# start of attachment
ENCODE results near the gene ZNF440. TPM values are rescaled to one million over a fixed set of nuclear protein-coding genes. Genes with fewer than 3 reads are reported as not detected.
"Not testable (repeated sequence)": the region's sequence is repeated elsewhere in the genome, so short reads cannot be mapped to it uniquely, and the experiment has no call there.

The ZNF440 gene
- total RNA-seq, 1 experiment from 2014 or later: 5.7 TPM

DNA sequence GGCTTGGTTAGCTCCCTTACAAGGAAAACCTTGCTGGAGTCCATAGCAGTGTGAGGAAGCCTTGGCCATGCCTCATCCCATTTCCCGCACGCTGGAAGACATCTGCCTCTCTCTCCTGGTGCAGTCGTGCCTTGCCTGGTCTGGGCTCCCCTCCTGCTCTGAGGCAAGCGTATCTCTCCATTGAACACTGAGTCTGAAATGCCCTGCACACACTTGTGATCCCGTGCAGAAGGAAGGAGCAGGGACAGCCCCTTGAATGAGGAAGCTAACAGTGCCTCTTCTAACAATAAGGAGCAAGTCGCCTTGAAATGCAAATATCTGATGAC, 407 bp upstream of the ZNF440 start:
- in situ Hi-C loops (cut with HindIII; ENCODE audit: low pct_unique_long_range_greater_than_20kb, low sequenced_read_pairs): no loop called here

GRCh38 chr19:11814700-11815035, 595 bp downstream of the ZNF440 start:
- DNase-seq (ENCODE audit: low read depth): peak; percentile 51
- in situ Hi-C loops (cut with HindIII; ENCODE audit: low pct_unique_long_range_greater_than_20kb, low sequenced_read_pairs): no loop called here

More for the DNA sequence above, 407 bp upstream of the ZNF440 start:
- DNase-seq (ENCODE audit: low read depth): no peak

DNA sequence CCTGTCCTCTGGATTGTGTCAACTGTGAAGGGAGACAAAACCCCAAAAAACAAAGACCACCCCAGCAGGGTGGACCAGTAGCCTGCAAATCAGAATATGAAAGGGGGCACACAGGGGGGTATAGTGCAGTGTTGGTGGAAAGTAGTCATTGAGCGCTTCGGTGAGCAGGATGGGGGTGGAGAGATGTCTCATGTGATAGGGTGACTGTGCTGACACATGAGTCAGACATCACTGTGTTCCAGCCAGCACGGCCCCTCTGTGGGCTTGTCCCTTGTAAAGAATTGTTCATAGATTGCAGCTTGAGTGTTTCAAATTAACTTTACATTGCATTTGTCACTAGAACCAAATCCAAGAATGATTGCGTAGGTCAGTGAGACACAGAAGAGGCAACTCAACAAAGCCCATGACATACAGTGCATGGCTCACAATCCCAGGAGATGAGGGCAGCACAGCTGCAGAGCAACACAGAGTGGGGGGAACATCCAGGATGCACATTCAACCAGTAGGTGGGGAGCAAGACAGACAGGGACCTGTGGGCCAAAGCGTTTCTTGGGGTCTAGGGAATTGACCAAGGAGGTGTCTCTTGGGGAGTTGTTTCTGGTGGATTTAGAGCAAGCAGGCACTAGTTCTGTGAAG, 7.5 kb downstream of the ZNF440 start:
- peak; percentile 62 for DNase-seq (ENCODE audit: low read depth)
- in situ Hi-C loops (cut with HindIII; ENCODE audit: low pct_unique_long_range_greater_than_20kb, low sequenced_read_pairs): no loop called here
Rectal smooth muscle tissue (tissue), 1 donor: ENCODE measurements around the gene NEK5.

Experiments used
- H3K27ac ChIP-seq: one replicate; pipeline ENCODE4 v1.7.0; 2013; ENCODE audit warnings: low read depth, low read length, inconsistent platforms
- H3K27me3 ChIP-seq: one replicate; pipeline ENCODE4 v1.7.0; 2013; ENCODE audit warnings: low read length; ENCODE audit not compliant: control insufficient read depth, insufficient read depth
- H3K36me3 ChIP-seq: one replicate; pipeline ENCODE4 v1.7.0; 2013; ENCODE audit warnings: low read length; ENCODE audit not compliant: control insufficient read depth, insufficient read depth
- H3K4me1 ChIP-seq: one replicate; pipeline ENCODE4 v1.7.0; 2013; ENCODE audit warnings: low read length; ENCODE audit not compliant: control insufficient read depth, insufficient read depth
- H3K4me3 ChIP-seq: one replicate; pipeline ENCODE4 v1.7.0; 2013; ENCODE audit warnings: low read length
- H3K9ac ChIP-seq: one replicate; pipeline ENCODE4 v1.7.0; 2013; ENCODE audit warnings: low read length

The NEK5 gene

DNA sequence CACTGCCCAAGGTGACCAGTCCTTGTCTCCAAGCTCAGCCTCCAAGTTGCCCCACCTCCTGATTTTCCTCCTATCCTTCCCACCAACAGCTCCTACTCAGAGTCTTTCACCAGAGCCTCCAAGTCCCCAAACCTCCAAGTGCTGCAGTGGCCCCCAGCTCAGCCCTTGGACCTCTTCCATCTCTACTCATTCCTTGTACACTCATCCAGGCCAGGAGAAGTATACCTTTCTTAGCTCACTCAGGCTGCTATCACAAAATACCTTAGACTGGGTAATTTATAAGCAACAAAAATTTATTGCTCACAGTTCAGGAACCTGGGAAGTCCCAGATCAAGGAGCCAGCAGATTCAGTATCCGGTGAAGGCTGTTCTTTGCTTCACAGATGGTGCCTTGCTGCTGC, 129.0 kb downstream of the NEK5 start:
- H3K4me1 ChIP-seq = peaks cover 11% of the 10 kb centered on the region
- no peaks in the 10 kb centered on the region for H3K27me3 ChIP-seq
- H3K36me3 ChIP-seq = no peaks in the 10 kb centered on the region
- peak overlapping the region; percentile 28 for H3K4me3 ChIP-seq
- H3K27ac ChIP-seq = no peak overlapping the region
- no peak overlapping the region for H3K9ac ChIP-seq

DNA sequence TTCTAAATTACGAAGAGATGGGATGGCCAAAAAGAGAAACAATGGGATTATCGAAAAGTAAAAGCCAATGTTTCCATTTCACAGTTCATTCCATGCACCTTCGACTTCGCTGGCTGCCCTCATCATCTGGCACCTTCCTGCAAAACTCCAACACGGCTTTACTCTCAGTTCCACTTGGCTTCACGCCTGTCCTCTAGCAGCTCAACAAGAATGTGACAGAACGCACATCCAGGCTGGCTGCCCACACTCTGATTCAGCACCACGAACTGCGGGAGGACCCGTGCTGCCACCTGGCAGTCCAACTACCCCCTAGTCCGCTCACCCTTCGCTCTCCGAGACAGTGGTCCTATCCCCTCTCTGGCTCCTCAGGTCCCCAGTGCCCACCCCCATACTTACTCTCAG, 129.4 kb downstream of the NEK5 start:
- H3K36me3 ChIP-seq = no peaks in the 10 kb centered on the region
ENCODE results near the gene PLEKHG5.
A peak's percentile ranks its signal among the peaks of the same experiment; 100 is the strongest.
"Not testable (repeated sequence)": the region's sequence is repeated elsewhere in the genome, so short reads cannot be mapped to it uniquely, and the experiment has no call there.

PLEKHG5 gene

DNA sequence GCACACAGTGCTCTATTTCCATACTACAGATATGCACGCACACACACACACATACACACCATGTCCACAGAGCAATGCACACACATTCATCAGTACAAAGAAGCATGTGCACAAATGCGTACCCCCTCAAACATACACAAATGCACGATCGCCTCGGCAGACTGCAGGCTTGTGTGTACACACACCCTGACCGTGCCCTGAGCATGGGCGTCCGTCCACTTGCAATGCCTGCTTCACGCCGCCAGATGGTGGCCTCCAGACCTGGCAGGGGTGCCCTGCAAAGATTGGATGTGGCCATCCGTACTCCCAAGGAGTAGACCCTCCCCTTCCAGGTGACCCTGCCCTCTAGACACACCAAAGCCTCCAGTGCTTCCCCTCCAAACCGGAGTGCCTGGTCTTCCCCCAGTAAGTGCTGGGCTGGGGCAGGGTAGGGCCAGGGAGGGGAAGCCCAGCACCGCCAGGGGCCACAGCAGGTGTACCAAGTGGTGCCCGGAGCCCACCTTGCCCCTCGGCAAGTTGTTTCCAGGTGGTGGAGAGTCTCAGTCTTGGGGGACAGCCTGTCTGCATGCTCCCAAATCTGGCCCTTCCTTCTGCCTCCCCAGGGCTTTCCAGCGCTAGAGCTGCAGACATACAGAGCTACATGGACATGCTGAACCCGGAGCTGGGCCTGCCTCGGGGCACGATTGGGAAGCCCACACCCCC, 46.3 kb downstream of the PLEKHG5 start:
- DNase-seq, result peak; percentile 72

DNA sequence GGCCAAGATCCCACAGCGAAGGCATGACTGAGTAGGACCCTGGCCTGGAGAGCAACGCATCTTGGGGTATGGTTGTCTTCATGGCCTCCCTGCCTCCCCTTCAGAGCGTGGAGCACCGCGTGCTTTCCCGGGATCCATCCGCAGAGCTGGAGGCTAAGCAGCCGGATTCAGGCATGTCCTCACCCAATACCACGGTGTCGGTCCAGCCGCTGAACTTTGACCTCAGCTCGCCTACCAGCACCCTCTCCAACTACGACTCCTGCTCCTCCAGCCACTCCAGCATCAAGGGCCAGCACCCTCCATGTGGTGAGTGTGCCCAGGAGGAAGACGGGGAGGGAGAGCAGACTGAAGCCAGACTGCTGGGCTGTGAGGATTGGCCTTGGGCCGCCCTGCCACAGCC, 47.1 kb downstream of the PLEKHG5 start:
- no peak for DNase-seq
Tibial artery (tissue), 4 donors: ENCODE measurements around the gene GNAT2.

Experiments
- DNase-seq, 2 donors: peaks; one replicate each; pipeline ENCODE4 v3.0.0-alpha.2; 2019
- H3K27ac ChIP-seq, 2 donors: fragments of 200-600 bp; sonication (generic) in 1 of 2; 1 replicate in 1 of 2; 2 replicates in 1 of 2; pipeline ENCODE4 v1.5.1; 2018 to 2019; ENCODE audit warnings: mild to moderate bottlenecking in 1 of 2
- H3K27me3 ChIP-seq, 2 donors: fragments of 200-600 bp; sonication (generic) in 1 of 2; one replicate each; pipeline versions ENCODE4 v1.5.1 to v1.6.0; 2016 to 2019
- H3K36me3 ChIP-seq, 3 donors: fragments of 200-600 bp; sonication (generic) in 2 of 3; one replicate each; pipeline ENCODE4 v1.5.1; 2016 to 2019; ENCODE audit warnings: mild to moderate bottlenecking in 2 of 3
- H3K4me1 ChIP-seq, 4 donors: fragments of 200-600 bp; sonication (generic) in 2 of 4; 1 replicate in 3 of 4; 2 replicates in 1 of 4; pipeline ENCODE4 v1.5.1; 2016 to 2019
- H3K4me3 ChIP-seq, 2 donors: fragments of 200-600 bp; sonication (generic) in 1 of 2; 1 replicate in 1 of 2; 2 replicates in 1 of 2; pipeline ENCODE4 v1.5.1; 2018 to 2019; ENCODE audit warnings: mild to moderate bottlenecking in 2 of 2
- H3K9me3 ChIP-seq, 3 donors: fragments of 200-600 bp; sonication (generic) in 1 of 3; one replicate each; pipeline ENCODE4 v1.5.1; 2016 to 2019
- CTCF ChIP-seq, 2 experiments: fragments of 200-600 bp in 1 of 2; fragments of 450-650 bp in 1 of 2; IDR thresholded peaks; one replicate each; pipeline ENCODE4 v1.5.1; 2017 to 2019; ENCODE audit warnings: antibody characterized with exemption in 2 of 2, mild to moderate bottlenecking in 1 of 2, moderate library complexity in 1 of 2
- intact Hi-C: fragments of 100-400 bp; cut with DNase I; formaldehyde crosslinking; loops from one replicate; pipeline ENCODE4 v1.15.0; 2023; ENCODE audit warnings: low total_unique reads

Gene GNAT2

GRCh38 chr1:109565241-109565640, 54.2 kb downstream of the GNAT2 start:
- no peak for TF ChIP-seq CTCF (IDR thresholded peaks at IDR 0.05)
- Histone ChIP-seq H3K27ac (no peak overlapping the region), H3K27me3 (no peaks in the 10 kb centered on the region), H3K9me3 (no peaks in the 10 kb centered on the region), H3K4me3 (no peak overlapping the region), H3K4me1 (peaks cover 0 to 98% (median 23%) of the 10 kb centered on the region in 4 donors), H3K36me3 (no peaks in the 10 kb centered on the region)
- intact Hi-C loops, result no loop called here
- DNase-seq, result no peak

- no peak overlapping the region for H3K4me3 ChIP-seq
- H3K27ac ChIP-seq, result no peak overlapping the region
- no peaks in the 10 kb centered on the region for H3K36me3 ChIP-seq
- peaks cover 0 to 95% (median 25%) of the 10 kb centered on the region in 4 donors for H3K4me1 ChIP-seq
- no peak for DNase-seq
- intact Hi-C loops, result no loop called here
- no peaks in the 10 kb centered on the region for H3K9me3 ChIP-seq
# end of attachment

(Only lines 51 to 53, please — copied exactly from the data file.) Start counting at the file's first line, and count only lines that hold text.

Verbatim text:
- intact Hi-C: fragments of 100-400 bp; cut with DNase I; formaldehyde crosslinking; loops from one replicate; pipeline ENCODE4 v1.15.0; 2023; ENCODE audit warnings: low total_unique reads

Gene GNAT2

GRCh38 chr1:109565241-109565640, 54.2 kb downstream of the GNAT2 start: